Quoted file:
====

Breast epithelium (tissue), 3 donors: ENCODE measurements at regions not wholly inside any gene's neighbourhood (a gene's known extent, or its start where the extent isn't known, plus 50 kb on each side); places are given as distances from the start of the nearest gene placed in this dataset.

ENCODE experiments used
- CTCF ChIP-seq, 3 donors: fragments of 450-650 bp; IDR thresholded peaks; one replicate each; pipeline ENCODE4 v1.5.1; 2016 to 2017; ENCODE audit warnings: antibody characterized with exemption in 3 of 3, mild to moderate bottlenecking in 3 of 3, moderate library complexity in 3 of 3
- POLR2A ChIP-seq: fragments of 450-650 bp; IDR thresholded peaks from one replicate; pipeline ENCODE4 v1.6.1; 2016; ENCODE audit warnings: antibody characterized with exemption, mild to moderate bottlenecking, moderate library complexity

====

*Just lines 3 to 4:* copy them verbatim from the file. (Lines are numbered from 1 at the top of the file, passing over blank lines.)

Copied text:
- CTCF ChIP-seq, 3 donors: fragments of 450-650 bp; IDR thresholded peaks; one replicate each; pipeline ENCODE4 v1.5.1; 2016 to 2017; ENCODE audit warnings: antibody characterized with exemption in 3 of 3, mild to moderate bottlenecking in 3 of 3, moderate library complexity in 3 of 3
- POLR2A ChIP-seq: fragments of 450-650 bp; IDR thresholded peaks from one replicate; pipeline ENCODE4 v1.6.1; 2016; ENCODE audit warnings: antibody characterized with exemption, mild to moderate bottlenecking, moderate library complexity